The Social Sciences and the Population Problem 1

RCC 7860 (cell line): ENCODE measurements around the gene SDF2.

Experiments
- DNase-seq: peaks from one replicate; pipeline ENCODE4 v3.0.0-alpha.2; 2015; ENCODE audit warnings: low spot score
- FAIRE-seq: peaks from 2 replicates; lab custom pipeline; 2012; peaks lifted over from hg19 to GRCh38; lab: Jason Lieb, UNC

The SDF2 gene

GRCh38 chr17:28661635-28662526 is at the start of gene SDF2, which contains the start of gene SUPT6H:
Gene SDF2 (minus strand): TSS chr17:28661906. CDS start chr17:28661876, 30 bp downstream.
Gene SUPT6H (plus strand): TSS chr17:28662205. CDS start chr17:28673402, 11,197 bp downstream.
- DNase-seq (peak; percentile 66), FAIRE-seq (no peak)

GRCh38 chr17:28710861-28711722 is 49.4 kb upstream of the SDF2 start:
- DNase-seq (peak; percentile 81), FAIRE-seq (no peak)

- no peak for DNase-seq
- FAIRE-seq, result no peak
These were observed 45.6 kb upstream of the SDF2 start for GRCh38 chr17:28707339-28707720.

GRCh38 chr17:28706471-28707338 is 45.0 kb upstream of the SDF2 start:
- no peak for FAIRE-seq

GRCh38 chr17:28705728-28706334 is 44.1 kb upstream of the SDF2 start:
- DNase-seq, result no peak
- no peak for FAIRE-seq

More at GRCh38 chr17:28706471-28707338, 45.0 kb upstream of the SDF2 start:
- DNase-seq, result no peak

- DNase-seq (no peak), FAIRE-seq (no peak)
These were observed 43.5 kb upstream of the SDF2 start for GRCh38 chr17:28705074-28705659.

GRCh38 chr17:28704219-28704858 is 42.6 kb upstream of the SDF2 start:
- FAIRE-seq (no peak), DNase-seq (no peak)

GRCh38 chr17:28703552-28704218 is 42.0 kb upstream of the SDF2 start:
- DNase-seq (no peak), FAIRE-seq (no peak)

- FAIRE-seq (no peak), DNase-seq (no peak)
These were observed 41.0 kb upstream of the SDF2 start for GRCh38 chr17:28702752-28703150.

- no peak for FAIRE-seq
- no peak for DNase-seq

This chapter attempts to synthesize research in the social sciences that casts light on the nature and dimensions of the population problem. Social scientists have played the central role in documenting population growth patterns, identifying the problematic features of those patterns, and devising solutions to whatever problems exist. The conception of the population problem that is rooted in macroeconomics is that rapid population growth produces slower economic growth, as measured by output per capita or per worker. The outpouring of funds in response to the population problem directed a great deal of innovative research at the motives for childbearing in poor countries. Economic historians believe that population growth, by driving up the value of land relative to labor, was the principal force behind the enclosure movement, which established ownership rights to land.